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The time-honored practice of bail would seem a positive for defendants offered it, unless they can't make bail. And that's enough of a problem for the poorest suspects that New York City announced yesterday it's moving to end the use of cash bail for those accused of low-level crimes. That plan will give judges more leeway to release those suspects under court supervision. And the aim is to keep many pretrial defendants out of the city's notorious Rikers Island jail. NPR's Joel Rose reports.
JOEL ROSE, BYLINE: Every year, thousands of New Yorkers wind up awaiting trial in jail, not because they're considered too violent or dangerous to release, but just because they can't afford to pay for bail.
ELIZABETH GLAZER: The real focus here is to ensure that we have a fair way of dealing with people.
ROSE: Elizabeth Glazer directs the Mayor's Office of Criminal Justice. She says the initiative announced Wednesday will give judges a new option.
GLAZER: That's between nothing - just releasing somebody back to their neighborhoods with no kind of supervision - and jail, which is the system that we're currently operating on.
ROSE: The exact standards have yet to be finalized. But Glazer says judges will be able to order supervised release for about 3,000 defendants, as long as they're found not to pose a public safety risk. The initiative is expected to cost about $18 million. Most of the money will come from assets seized by the office of the Manhattan district attorney, Cyrus Vance.
CYRUS VANCE: This is an opportunity to enhance fairness in our criminal justice system without sacrificing safety. And if you can do that, you ought to grab it.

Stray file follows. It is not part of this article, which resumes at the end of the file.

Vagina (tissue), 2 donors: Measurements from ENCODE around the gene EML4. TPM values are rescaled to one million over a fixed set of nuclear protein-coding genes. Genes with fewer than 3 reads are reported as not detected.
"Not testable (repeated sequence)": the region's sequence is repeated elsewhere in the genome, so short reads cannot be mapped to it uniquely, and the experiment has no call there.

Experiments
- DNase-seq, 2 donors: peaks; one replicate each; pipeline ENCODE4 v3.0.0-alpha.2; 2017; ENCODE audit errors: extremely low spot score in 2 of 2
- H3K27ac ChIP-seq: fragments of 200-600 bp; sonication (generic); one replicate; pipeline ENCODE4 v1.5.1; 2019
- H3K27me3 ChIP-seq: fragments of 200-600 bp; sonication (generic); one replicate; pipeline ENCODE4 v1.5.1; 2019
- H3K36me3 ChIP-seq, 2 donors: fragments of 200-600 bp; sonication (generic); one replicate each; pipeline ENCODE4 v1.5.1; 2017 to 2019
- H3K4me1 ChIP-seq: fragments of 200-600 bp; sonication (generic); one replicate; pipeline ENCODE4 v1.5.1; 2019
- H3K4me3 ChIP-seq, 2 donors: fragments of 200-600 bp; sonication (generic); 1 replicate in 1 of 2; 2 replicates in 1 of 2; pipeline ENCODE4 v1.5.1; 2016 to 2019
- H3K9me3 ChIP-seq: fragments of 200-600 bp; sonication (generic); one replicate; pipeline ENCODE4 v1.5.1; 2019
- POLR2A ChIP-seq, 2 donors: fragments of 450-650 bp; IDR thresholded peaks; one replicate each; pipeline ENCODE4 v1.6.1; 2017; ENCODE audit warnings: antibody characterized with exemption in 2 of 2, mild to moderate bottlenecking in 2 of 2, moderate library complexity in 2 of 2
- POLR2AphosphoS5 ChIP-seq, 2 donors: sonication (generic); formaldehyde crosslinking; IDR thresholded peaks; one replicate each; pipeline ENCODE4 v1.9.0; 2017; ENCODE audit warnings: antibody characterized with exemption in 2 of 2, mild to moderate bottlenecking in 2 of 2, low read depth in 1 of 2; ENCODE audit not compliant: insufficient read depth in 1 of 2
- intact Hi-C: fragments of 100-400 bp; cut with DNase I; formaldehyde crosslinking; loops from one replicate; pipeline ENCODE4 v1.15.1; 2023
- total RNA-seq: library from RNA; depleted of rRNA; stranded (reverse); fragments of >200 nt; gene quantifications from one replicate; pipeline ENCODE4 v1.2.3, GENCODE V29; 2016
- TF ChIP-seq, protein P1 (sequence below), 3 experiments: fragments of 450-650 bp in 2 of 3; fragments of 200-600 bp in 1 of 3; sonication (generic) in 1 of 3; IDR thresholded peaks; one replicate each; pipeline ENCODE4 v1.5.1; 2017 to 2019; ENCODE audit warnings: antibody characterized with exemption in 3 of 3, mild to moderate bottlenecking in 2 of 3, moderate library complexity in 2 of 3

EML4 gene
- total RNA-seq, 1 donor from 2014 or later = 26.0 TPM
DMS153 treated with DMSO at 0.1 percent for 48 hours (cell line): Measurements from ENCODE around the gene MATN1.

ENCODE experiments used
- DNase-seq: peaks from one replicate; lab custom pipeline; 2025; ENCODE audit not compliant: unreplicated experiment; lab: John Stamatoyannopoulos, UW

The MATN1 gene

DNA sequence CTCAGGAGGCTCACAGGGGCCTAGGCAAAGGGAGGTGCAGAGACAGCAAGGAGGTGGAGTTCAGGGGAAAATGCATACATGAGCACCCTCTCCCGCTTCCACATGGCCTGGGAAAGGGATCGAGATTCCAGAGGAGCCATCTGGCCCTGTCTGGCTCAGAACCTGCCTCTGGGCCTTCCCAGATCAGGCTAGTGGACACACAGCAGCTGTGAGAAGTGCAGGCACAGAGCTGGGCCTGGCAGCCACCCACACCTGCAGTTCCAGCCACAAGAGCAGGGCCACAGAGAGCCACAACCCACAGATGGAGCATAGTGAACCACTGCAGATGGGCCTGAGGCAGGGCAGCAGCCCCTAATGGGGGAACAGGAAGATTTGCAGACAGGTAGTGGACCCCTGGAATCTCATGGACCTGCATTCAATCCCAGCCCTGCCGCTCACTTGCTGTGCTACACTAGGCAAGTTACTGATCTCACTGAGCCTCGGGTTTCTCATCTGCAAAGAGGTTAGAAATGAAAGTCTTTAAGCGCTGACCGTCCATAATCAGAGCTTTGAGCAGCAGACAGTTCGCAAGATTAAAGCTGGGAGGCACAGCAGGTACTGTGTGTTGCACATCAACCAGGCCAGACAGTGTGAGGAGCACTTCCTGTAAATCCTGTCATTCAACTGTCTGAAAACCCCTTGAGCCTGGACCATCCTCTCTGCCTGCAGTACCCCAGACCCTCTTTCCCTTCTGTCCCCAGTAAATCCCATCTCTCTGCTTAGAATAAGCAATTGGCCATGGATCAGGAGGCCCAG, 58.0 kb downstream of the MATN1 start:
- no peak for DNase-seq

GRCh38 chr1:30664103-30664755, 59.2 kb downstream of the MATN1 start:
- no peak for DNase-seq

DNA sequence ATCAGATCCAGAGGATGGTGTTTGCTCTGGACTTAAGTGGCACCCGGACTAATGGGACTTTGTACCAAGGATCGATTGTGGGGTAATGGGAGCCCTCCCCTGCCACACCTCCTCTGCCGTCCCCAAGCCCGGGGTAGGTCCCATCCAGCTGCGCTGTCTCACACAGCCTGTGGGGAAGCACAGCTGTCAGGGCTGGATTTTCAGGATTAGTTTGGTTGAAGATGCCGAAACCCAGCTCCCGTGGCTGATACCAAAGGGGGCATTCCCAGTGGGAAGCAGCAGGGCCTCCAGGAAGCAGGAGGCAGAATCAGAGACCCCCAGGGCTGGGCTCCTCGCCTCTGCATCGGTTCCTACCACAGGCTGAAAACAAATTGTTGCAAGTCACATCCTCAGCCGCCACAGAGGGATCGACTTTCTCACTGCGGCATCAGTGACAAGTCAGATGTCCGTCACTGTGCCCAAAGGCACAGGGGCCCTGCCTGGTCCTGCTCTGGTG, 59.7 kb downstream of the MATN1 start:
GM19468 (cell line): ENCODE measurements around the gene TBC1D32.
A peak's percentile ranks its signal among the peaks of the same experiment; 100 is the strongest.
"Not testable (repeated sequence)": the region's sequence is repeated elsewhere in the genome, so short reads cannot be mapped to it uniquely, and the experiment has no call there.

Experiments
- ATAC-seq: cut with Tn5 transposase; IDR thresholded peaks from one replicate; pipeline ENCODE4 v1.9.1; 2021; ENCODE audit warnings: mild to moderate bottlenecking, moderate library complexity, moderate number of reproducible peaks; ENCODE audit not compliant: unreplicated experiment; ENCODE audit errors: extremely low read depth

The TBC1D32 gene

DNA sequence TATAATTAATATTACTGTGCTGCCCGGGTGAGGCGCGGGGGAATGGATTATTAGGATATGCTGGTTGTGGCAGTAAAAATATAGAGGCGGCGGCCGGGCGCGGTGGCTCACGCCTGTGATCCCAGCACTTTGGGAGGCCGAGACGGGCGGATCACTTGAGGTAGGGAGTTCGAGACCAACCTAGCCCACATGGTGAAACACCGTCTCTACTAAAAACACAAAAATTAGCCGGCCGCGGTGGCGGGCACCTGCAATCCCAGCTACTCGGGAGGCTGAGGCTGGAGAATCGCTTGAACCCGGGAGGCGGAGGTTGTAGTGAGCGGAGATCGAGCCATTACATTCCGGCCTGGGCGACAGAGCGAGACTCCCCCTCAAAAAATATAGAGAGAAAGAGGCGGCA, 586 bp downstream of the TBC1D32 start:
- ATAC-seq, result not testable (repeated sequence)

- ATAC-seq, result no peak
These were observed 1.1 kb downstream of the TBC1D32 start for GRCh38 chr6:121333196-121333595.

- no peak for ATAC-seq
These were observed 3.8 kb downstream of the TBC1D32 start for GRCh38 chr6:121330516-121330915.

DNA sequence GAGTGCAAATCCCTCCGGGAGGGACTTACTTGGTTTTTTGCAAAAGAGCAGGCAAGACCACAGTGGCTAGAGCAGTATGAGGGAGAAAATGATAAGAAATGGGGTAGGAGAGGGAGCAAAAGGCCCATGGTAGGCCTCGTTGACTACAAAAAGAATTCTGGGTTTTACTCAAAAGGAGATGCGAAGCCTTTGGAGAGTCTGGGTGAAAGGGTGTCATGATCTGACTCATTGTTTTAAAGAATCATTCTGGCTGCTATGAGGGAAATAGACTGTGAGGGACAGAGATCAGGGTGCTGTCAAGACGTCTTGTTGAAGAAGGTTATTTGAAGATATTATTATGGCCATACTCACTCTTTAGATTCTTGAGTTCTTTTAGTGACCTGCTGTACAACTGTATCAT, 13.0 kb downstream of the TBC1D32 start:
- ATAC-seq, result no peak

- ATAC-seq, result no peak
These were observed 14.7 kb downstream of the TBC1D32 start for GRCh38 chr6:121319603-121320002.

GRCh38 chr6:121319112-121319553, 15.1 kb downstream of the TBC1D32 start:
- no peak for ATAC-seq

ROSE: Reformers have been pushing for changes like this for years, but they didn't get much traction until the story of Kalief Browder attracted national attention. Browder was unable to make $3,000 bail on charges that he stole a backpack. He spent three years on Rikers Island awaiting trial, where he was repeatedly beaten and placed in solitary confinement. Charges were ultimately dropped and Browder was released, but he committed suicide last month. Paul Prestia was his lawyer.
PAUL PRESTIA: He hoped that the laws could be changed and other young men and women wouldn't go through the same thing, the same ordeal that he experienced. That was his message, and now it's his legacy.
ROSE: In theory, money-bail is not supposed to be punitive. It's just supposed to ensure that the defendant shows up at trial. But in practice, critics say that even a few thousand dollars of bail is more than some defendants can manage. Shima Baradaran teaches law at the University of Utah. She says that's pushing cities and states around the country to experiment with other ways of making sure defendants show up in court.
SHIMA BARADARAN: They see that - look, we're holding a lot of people who could safely be released in our jails. And so if we can release more people on bail, we actually can directly see a lot of savings.
ROSE: That's because it's expensive to keep people in jail. The list of places that have changed their bail system include some big cities like Washington, D.C., and New Orleans, and also some states that tend to be more conservative, like Kentucky. Marc Levin directs the group Right on Crime.
MARC LEVIN: Across the country, even in conservative states, there is a great interest in how to not bring people to jail who don't need to be there, and then once people are in jail, prior to trial, making sure that they don't languish there.
ROSE: After all, says Levin, these are people who are still waiting for their day in court. Joel Rose, NPR News, New York.
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